While social platforms and technologies, such as Waltham, Mass.-based PeopleFluent's Mirror Solutions software-built around social collaboration, video, analytics and mobile-can help track results of goal-setting, proving return-on-investment for the time and expense of a goal-setting program remains challenging, Bruce says.

"I think it's more a mixture of: Are HR systems tied to financial systems to show outcomes?" he says. "It's done but it's always done manually."

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Both Sherman Garr and Ravin Jesuthasan, global head of talent management at Towers Watson's talent management practice in New York, suggest using control groups to illustrate the impact of goal-setting initiatives.

"It's really tough to isolate any one HR practice and draw a link to a bottom line, but one of the things we've seen in our work with clients where we've helped organizations cascade company level goals down to the individual is to do a comparison of with a pilot group," he says. "We've seen some really good results that would validate what this research suggests."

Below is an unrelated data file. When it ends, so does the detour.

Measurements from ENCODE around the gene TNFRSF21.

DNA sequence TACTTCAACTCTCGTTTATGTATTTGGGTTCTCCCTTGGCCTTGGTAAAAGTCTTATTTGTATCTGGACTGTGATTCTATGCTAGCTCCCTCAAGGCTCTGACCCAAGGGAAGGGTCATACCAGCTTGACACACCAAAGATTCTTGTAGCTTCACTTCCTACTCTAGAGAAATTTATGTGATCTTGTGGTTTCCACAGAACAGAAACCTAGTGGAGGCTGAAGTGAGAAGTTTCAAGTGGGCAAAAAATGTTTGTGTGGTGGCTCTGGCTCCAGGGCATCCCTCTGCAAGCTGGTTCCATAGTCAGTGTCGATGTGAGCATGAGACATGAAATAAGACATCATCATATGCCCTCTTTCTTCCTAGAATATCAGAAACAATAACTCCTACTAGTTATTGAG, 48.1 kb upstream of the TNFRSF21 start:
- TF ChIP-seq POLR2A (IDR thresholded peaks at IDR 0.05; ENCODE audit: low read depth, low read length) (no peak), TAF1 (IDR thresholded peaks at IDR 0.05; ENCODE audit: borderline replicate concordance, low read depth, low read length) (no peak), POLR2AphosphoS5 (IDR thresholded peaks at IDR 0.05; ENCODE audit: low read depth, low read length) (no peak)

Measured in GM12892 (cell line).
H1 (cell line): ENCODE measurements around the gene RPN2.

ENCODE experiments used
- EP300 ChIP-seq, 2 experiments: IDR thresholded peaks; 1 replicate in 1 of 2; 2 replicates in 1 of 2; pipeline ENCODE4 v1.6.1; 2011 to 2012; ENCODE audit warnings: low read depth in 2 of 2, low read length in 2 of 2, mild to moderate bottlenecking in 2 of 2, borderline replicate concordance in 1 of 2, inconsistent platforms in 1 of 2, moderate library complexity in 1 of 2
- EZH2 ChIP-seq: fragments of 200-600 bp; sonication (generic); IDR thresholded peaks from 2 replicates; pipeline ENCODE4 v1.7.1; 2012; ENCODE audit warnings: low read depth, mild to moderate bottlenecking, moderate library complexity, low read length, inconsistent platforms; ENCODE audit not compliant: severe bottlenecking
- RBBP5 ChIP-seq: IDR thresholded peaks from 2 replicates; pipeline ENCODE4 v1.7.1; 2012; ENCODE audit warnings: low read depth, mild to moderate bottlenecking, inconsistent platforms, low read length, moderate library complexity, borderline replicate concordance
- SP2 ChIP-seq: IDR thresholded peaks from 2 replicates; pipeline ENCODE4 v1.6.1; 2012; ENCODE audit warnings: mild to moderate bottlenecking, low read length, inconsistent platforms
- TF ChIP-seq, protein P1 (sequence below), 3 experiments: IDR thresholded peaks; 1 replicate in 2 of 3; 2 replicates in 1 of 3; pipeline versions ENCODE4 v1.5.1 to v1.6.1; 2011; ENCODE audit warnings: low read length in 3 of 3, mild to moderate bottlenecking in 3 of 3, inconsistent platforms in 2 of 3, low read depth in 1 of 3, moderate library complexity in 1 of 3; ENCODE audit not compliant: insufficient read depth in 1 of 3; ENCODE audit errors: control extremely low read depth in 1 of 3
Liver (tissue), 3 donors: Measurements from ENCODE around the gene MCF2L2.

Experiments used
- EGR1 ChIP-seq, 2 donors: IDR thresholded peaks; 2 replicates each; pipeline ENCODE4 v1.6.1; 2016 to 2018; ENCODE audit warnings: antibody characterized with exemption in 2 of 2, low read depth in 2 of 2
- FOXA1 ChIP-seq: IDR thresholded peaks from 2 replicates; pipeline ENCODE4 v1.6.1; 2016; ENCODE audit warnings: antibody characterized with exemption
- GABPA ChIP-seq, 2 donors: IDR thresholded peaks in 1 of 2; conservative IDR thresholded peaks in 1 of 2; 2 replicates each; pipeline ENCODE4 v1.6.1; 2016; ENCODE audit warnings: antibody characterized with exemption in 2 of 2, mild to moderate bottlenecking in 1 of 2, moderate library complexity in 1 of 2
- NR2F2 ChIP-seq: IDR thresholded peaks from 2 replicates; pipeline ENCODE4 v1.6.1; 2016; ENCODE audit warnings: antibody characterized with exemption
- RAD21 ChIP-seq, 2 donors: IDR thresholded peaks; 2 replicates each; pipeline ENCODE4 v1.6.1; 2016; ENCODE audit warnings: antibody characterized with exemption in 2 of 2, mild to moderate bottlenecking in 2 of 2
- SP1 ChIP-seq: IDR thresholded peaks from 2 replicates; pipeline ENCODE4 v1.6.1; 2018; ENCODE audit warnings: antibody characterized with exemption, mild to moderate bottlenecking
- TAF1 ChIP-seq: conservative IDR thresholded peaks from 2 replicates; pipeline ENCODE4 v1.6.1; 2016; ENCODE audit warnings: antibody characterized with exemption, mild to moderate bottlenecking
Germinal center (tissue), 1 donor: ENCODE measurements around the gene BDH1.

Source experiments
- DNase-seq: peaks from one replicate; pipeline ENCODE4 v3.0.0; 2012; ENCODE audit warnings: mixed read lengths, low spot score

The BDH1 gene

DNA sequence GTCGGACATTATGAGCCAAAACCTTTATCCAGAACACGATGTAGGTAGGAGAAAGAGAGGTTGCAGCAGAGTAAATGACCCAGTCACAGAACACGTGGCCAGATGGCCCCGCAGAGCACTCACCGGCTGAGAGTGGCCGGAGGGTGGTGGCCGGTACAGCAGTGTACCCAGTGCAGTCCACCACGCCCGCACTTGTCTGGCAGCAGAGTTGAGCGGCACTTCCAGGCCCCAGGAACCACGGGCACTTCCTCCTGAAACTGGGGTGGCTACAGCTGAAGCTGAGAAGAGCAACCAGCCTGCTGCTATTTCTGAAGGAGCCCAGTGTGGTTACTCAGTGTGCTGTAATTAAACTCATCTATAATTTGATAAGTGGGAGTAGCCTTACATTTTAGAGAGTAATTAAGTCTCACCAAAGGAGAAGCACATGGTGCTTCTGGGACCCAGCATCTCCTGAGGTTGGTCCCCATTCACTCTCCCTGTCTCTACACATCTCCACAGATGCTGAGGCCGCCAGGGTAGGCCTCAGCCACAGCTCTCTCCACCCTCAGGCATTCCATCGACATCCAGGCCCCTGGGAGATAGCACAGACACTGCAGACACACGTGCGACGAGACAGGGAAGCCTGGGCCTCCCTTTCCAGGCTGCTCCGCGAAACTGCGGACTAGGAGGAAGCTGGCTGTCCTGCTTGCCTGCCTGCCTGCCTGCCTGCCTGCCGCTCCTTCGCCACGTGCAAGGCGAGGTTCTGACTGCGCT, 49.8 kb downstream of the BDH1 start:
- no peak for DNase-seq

Towers Watson's "Performance Management in Real Time" white paper explores how organizations can make the best use of new and available tools, such as social media-style platforms.

Jesuthasan also is author of an award-winning article on performance management that, he says, "really showed that there is a defined method for cascading goals through an organization, using value driver analysis, where you take an organization's strategy, translate it into key pivot points and drill it down in a way that shows that goals are mutually exclusive but collectively exhaustive."

The article also explores the return on improved performance in varying roles.

"While there is an accepted method for [creating] cascading goals, goals for different employees really need to be different," Jesuthasan says. "There are some roles where you want 100 percent of people operating at standard."

One such example is airline pilots, he says. "You need 100 percent of them operating within specifications," he says. "You don't really want any one striving to be great, because it introduces risk. For other jobs, such as sales, you really want people to strive to be great."